Design for Manufacturing and Assembly (DfMA)
A key strategic thrust in the industry’s ongoing drive to raise construction productivity is Design for Manufacturing and Assembly (DfMA). Through the DfMA approach, building parts are manufactured in factories before being transported onsite for assembly, enabling projects to be completed faster, cleaner, quieter and with better quality.

Over the course of more than 140 DfMA projects, this approach has achieved higher quality, productivity and sustainability in a traditionally manpower-intensive construction industry. Three Singapore firms have also been investing in capability building to undertake DfMA projects. To date, more than 80 (architectural, C&S, engineering and M&E) consultancy firms and about 60 builders have undertaken over 140 DfMA projects in Singapore. Several leading firms have started investing in highly automated plants to produce higher quality prefabricated components and modules for DfMA in Singapore.

In all, the built environment industry has, since 2010, achieved a cumulative site productivity improvement of about 15 percent. The DfMA adoption rate by the industry was at 22 percent in 2018. As of 2019, the built environment industry has achieved a 31 percent DfMA adoption rate and is on track to reach the target of 40 percent this year. Looking further ahead, BCA aims to raise the adoption rate to 70 percent by 2025.

In the public sector, the Housing and Development Board (HDB) continues to take the lead in adopting DfMA in their building projects where 75 percent of all its units launched in 2020 will adopt DfMA methods such as Prefabricated Pre-finished Volumetric Construction (PPVC) or Advanced Precast Concrete System (APCS). HDB has adopted PPVC since 2016, and will be adopting PPVC for 30 percent of units launched this year. PPVC involves the fabrication of modules off-site in a controlled manufacturing environment, which are later brought to site for assembly.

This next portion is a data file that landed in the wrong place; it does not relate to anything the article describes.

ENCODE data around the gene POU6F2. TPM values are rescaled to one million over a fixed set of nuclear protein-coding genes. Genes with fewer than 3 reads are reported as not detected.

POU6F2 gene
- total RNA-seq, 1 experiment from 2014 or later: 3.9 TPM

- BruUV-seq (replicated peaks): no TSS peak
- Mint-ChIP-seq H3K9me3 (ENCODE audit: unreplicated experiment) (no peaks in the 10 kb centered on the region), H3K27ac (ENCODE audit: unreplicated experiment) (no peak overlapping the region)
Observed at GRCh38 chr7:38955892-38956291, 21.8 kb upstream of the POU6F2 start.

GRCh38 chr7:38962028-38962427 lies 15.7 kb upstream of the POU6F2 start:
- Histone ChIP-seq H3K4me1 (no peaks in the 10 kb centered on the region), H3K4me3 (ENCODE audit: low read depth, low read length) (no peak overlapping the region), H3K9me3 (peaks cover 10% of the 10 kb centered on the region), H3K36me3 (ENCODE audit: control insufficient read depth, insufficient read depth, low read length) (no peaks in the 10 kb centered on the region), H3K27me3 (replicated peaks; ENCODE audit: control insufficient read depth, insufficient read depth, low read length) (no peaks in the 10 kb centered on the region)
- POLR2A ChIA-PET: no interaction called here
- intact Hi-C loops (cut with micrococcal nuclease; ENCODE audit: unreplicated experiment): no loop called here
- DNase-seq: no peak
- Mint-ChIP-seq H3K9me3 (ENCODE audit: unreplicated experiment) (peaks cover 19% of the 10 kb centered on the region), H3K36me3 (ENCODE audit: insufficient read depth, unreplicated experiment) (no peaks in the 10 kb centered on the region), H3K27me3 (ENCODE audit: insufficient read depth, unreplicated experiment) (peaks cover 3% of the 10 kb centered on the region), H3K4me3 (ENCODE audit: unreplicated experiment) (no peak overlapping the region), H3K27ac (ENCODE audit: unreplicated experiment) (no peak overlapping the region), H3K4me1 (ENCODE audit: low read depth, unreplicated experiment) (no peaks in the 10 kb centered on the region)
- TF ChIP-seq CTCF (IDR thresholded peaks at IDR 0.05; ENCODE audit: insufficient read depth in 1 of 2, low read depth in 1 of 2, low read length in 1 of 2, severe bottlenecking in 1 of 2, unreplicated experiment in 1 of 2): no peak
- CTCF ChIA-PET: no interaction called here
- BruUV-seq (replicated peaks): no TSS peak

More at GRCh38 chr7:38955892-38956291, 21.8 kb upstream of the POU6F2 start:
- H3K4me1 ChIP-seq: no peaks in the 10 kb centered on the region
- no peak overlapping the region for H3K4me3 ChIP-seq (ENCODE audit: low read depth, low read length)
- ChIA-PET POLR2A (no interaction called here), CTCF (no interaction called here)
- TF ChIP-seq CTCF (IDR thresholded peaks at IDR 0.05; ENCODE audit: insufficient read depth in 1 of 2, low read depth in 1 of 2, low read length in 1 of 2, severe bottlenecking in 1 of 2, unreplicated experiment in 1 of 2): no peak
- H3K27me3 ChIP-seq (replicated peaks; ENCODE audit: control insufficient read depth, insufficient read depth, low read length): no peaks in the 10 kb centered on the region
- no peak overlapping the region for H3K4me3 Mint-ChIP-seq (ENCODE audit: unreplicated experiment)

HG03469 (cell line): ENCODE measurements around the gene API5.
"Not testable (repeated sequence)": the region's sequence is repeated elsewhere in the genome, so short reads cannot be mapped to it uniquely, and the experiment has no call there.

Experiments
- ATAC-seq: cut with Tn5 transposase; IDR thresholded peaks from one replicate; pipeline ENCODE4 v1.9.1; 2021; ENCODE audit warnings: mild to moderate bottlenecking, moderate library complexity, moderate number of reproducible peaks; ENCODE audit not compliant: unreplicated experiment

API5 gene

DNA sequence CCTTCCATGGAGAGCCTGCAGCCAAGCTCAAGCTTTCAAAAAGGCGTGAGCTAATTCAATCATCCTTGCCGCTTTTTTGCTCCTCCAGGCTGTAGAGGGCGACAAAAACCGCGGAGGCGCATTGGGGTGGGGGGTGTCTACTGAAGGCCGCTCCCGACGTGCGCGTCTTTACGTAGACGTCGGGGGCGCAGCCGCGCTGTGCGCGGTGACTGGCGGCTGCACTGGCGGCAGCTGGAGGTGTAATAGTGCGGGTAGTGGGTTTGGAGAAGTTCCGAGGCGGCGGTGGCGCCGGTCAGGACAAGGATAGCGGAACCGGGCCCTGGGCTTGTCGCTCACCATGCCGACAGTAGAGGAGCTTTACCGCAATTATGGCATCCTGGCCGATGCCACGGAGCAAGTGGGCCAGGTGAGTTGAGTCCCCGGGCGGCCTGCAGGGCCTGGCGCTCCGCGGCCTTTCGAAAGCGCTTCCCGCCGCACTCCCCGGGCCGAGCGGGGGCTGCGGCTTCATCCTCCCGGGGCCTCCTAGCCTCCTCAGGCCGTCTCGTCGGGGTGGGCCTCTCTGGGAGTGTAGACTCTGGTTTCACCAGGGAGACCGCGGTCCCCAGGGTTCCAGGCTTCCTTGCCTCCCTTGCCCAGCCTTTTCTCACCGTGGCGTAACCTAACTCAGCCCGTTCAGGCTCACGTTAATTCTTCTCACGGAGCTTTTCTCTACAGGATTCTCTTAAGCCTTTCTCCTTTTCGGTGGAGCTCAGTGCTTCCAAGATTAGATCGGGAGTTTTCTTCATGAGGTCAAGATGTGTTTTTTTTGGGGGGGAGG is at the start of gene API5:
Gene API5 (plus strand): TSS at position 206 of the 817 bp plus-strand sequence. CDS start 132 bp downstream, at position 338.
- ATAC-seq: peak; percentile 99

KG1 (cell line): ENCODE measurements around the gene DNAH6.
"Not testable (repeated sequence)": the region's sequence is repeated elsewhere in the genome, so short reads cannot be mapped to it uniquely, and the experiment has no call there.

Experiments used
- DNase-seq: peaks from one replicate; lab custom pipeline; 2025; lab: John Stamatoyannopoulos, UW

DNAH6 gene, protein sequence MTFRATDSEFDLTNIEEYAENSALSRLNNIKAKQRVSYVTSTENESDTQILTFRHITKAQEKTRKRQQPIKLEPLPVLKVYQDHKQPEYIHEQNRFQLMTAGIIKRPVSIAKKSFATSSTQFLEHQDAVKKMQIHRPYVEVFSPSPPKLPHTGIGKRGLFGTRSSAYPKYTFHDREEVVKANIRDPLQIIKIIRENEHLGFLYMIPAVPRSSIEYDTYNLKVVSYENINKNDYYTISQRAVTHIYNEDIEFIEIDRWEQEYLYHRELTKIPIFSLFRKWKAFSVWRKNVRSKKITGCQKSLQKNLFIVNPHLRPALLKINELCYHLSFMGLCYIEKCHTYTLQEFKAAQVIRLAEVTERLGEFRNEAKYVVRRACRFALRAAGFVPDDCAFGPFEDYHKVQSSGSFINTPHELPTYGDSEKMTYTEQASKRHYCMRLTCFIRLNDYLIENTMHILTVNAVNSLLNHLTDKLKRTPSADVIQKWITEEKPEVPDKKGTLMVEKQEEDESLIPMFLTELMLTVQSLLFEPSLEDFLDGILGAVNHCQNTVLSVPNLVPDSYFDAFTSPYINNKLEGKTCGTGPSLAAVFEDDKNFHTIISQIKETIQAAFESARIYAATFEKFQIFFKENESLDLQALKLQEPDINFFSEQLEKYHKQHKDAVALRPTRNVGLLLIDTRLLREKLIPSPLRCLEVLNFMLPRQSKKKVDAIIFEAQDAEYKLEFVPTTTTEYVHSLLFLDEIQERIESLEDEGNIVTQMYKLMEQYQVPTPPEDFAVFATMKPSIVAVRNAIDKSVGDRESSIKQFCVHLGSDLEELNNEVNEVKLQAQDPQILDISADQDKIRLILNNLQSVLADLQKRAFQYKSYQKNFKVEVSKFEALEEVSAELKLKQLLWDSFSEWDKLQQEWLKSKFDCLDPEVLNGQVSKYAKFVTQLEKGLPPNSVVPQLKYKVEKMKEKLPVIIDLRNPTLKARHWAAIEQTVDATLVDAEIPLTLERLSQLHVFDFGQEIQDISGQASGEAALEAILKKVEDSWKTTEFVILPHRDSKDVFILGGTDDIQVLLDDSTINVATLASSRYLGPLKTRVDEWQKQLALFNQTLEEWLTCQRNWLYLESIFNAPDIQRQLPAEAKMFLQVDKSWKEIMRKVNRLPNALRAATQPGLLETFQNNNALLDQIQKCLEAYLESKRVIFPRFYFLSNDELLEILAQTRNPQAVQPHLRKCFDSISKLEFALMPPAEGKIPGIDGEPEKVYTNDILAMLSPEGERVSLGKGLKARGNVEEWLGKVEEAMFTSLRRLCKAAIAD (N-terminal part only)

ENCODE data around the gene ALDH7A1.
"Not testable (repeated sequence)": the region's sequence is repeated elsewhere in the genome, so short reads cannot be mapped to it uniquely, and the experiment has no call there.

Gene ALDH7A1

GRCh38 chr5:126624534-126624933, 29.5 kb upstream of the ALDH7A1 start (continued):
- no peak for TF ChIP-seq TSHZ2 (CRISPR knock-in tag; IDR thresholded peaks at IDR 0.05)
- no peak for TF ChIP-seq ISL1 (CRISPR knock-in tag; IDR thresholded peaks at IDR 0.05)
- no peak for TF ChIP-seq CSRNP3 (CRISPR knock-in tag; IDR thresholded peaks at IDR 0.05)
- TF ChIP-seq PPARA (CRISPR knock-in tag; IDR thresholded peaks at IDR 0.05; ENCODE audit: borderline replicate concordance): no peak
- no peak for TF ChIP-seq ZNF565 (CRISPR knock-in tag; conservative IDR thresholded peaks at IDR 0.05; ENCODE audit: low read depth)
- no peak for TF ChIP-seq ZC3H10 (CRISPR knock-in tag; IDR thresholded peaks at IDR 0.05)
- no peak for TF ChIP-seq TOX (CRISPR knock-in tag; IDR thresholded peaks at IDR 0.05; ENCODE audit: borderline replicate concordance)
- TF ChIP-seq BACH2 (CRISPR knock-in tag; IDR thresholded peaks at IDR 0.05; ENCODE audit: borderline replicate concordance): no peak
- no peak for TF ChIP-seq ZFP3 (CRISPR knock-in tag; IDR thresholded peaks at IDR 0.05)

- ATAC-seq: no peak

As the public sector continues to take the lead in the adoption of DfMA, the BuildSG Transformation Fund (BTF) has set aside S$120 million under the Public Sector Construction Productivity Fund (PSCPF) for public sector agencies to adopt DfMA in projects launched by 2021. Private sector projects may continue to seek funding support for projects which adopt DfMA technologies voluntarily through the Productivity Innovation Project (PIP) scheme. City Developments Limited (CDL) is another forerunner in the DfMA journey. The success of their first and voluntary PPVC project, the Brownstone Executive Condominium, paved the way for subsequent PPVC projects such as the Tapestry (TOP Oct 2021) and Whistler Grand (TOP Oct 2022). The Brownstone EC featured some 5,000 PPVC modules casted from 66 different mould designs, and is likely the world’s largest and first-of-its-kind application of concrete PPVC for a large-scale private residential development. By using the PPVC method, the Brownstone EC increased productivity by over 40 percent, compared to conventional construction methods.

To accelerate DfMA adoption, BCA enhanced its Buildability Framework at the end of 2019. Large (25,000 square metres and above) residential (non-landed) developments now need to meet a higher buildable design score through adopting more advanced DfMA technologies. This was to encourage more innovative solutions from the industry, as long as they meet the stipulated productivity outcomes, and in recognition of the fact that developments of this size are able to capitalise on the benefits of DfMA and enjoy economies of scale from off-site (factory) production.